Tokyo, May 29 (IANS) Indian Prime Minister Manmohan Singh is getting special treatment in Tokyo during his three-day visit to Japan. For instance, the lunch hosted by the emperor and the empress for Manmohan Singh and his wife, Gursharan Kaur, at the Imperial Palace was "very much extraordinary".
"This is not usual. Their majesties do not host non-heads of states. Technically, the Indian prime minister is not India's head of state. But in his case, they have done that," a senior Japanese functionary said.
"The proposed visit of the emperor and the empress later this year to India is significant, given their age (which restricts their travel). Nothing indicates more importantly the significance of the bilateral relationship of the two countries," he added.
Japanese officials here are also upbeat about the private dinner hosted by Prime Minister Shinzo Abe for the visiting dignitary and his wife.
"This is the most relaxed and casual meeting that Prime Minister Abe had ever since taking over," the official said.
On Abe's remarks about his Indian counterpart, the official said: "The import of the remarks was that I like you."
No show in media
If the Indian delegation was hoping that Prime Minister Manmohan Singh's visit would be a high-profile one, especially in the Japanese media, they were left disappointed.
For the first two days of the visit, Manmohan Singh hardly got any coverage. One newspaper dismissed his address to the Japanese business community "in brief". Others too hardly gave any worthwhile coverage.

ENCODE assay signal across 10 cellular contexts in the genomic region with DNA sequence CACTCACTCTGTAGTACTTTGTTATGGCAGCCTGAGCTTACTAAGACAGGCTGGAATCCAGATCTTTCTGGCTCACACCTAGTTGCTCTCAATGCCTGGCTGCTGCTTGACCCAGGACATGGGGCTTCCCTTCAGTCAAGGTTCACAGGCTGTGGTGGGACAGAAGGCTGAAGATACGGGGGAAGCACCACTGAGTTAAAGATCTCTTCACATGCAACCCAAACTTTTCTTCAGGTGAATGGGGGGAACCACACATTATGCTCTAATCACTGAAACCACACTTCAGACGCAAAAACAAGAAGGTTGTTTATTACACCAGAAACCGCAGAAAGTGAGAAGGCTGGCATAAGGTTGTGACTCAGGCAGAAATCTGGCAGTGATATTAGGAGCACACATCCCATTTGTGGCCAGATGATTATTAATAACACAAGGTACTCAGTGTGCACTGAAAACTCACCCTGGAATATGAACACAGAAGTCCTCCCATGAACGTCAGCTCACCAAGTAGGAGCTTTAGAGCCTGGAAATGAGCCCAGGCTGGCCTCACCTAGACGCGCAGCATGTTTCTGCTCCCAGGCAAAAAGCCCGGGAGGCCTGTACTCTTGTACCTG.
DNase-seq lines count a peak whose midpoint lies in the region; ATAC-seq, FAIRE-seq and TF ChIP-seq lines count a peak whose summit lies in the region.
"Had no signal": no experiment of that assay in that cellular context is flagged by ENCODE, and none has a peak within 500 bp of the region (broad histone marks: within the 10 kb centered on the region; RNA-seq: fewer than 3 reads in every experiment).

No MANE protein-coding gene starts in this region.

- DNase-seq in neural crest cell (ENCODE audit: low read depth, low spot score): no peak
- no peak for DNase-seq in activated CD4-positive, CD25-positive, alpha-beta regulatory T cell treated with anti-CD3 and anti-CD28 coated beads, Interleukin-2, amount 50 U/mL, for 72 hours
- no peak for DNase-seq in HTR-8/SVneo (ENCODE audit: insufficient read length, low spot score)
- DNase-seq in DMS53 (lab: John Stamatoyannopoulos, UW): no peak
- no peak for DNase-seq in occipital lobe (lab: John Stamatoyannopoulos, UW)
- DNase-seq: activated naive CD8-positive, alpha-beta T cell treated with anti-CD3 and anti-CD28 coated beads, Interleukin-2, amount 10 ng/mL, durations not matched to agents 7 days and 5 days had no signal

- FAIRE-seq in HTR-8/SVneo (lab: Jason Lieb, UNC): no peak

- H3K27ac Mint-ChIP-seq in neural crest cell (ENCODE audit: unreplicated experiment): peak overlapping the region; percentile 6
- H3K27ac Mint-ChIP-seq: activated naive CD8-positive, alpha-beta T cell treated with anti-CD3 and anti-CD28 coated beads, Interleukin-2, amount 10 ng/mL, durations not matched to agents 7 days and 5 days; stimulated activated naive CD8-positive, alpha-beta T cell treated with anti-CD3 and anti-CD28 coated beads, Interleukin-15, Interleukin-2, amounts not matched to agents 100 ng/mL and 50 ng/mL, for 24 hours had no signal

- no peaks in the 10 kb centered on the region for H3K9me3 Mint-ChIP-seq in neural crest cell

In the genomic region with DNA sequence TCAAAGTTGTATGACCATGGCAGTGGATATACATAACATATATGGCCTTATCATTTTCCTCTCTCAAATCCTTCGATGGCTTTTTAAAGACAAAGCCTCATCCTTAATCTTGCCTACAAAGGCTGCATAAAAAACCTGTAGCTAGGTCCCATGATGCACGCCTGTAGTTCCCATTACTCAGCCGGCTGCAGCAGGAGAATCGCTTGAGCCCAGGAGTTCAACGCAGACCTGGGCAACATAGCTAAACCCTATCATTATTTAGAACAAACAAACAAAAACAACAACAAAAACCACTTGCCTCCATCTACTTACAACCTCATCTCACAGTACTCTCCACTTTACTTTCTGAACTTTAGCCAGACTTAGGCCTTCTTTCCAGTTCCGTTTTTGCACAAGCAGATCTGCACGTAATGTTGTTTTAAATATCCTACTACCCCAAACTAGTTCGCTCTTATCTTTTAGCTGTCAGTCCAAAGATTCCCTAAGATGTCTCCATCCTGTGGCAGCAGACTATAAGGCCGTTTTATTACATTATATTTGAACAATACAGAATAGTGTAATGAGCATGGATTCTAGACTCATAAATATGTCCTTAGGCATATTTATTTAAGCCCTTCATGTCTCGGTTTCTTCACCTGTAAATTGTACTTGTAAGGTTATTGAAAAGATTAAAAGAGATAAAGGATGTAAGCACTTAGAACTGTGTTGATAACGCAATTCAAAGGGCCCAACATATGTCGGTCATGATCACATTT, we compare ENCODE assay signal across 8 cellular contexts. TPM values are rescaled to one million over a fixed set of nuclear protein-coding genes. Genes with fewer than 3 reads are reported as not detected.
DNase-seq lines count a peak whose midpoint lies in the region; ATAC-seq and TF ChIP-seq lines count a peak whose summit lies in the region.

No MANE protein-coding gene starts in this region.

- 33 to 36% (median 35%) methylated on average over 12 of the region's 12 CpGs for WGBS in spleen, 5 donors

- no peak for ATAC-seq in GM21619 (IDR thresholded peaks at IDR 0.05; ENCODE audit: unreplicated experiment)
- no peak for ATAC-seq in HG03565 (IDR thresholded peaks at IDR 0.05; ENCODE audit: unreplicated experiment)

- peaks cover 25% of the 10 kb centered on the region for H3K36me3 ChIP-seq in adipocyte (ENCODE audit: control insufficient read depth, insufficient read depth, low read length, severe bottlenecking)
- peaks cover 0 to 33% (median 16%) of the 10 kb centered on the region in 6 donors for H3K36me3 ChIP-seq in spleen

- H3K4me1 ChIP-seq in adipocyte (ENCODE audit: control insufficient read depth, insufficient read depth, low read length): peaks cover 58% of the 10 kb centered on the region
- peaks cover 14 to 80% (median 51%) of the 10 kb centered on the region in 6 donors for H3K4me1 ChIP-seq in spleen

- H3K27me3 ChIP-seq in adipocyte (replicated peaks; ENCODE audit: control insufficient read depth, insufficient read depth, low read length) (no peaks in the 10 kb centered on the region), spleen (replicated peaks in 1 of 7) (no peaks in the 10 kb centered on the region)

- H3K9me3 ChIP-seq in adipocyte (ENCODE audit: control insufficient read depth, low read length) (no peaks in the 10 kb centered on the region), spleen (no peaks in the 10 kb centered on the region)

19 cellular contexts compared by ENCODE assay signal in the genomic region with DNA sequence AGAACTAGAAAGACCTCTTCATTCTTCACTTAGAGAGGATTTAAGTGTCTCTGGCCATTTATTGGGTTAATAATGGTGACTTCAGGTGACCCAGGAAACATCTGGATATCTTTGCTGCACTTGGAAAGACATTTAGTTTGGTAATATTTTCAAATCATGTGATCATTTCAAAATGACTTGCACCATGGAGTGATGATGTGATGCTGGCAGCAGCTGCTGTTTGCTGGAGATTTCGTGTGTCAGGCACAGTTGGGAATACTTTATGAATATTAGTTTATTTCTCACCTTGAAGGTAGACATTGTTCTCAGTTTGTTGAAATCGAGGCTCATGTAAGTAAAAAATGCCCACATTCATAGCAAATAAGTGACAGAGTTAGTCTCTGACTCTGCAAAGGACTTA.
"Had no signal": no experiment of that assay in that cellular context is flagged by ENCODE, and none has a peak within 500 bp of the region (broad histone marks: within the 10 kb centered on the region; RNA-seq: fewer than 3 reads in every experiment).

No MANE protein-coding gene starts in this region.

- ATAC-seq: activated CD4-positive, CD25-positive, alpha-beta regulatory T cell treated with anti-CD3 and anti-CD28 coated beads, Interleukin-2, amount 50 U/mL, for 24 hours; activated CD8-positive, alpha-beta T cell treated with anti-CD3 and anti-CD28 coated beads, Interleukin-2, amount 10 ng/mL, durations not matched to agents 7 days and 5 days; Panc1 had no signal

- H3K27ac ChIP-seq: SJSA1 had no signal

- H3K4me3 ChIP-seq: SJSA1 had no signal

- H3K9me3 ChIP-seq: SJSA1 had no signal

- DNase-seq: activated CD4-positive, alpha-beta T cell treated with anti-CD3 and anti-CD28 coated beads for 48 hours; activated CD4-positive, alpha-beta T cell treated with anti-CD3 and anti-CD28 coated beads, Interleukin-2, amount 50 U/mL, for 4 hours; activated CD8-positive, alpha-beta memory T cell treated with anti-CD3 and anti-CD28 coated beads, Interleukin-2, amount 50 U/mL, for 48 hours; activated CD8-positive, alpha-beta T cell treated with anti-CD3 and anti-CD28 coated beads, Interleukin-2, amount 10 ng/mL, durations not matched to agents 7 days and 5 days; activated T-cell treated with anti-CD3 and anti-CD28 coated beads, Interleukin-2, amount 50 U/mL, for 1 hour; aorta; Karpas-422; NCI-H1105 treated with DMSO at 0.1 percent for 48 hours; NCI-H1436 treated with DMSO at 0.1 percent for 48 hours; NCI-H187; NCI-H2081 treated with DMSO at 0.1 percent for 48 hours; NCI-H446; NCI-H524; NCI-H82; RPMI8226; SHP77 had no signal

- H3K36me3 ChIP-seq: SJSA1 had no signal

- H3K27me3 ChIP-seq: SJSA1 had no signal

Asked why the Japanese media had not paid much attention to the Indian prime minister's visit, senior official Tonohika Taniguchi said (with a laugh): "I am angry about it."
He tried to justify it by saying that the expectation from the bilateral summit was not much earlier, especially among Japanese bureaucrats. But the way that both prime ministers showed warmth towards each other changed a lot of things. Only, the media here did not get the message.
'Not making headlines'
The growing cooperation between India and Japan naturally brought the focus on whether the posturing of both countries was vis-a-vis China. The question cropped up more than twice during a media interaction of a senior Japanese functionary. His instant response with a smile was: "I am not making headlines here. You may want me to say something big on this but I will not do that."
Though not evasive on the China issue, the functionary remained guarded. He even refused to draw comparisons of the India-China land dispute with the Japan-China Senkaku islands dispute. He said that China's violation of the waters around the island was almost on a daily basis.
(Jaideep Sarin can be contacted at firstname.lastname@example.org)